Our last goal was to test if we could use filipin for long-term inhibition of probe internalization. We chose the cholesterol–DNA probe as an example. As shown in Fig. 7c, we quantified the probe internalization efficiency through dividing the internalized probe density by that on the cell membrane. As expected, the addition of filipin dramatically reduced the internalization of the probes. Even after 24 h of incubation, the internalized probe concentration was only 22% of that on the cell membrane. We could now successfully monitor the lipid–DNA probe signal on cell membranes for at least 24 h, without interference from the internalized probes (Fig. 7d). These lipid–DNA probes could be potentially applied for various membrane studies that require long-term immobilization on the plasma membrane.

Conclusions

In this study, we have provided a quantitative assessment of the whole process of lipid–DNA probe modification on live cell membranes. We have now gained deeper insights into the structure–activity relationships of such dynamic interactions. These lipid–DNA probes could be broadly used for cell membrane analysis and regulation. Our results will have substantial impacts on the design of advanced cell membrane-anchored lipid–DNA probes.

(1) We discovered that the membrane insertion of lipid–DNA probes is much faster with the monomeric form than the aggregated form. Generally, lipid–DNA probes with lower hydrophobicity insert faster onto cell membranes.

(2) The membrane insertion efficiency of lipid–DNA probes depends on the net value of the difference between their membrane insertion and departure rates. For example, cholesterol–DNA exhibited the highest insertion efficiency among the tested probes. Lipids with saturated acyl chains normally inserted more efficiently than the ones with unsaturated chains.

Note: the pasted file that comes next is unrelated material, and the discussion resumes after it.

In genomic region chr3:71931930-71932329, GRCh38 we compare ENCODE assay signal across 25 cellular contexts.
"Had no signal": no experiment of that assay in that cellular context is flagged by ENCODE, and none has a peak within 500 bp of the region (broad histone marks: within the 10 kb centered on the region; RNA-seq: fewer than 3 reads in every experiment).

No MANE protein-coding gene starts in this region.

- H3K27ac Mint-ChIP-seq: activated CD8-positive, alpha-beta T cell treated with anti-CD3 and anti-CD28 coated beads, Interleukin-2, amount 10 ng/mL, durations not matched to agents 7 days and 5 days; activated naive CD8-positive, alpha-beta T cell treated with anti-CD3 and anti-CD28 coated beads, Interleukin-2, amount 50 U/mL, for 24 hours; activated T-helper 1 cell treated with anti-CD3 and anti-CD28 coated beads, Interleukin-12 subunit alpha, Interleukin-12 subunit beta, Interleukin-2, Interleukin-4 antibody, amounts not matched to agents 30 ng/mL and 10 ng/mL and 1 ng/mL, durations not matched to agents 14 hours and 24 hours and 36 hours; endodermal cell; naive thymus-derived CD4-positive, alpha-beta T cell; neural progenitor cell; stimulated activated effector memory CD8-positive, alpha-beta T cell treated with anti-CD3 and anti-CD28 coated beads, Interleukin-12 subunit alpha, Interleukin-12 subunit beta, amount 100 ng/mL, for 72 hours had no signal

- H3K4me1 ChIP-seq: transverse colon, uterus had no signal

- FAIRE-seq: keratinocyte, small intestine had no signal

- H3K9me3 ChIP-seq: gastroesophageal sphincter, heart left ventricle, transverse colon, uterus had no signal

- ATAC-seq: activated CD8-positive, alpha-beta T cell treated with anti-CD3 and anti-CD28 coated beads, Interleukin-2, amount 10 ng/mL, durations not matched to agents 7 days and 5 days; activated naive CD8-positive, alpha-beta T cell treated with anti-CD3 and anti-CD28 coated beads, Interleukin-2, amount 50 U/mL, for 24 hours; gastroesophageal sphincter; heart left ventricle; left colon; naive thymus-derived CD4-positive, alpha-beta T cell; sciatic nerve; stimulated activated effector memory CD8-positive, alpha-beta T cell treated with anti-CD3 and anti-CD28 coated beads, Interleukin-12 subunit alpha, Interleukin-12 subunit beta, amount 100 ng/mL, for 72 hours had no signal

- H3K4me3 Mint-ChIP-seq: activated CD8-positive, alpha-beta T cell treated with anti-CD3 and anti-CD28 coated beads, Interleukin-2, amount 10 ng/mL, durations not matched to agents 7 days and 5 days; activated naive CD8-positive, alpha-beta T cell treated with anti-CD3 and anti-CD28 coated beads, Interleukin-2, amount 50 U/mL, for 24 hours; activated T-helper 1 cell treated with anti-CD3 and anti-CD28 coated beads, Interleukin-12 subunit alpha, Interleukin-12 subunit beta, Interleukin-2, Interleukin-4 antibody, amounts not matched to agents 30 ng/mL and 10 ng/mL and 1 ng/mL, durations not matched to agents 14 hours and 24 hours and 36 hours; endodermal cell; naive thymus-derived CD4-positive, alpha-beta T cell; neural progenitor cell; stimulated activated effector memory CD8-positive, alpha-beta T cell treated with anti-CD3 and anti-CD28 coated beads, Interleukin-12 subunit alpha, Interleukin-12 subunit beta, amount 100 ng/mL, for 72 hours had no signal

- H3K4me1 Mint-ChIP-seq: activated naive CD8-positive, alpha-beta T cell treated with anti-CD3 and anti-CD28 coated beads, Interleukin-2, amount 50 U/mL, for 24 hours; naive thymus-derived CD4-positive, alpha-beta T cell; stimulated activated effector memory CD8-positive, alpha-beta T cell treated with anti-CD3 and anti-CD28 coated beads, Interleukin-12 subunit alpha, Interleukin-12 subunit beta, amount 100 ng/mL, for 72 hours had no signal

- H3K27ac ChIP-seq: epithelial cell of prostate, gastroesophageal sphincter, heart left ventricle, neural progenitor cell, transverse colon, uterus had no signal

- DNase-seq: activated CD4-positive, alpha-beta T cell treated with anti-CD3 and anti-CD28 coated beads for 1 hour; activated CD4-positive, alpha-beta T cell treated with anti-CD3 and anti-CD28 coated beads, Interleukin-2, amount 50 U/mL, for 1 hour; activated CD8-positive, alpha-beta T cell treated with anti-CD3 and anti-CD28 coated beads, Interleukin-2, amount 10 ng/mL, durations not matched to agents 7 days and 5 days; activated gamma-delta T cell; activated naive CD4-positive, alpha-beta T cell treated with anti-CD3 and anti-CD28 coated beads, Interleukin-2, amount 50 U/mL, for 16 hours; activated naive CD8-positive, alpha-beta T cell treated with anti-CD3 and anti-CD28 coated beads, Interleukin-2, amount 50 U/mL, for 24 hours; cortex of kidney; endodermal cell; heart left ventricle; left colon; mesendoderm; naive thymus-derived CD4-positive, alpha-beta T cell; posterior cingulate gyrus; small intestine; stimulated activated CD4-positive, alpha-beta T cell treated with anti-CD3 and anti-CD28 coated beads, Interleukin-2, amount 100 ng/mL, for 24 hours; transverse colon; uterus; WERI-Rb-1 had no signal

(3) Lipid–DNA probes can be removed from the cell membranes through either endocytosis or direct outflow into the solution or neighbouring cell membranes. Probes with lower hydrophobicity exhibited faster endocytosis, outflow, and overall decay from the cell membranes.

(4) Long-term probe modifications on the cell membrane can be realized with excess amounts of lipid–DNA probes in the solution and by adding endocytosis inhibitors, such as filipin. We are now able to dramatically improve the cell membrane persistence of the probes to at least 24 h.

Experimental section

Chemicals and reagents

Unless otherwise mentioned, all the chemicals were purchased from Sigma or Fisher and used without further purification. DNA strands including tetraethylene glycol (TEG)–cholesterol and 6-fluorescein-modified oligonucleotides were purchased from Integrated DNA Technologies or Keck Oligonucleotide Synthesis. 16:0–18:1-modified DNA was purchased from Bio-Synthesis, Inc. Soybean polar extract and 16:0–18:1 lipids were purchased from Avanti Polar Lipids.

Cell culture

MDCK cells were cultured in a DMEM medium supplemented with 10% fetal bovine serum, penicillin (100 U) and streptomycin (0.1 mg mL−1) at 37 °C in a 5% CO2 atmosphere. MDCK cells were sub-cultured at 80% confluency and plated at a density of 50% following standard cell culture procedures. Cells were washed twice with a PBS buffer before adding the DNA probes.

Cell imaging and data analysis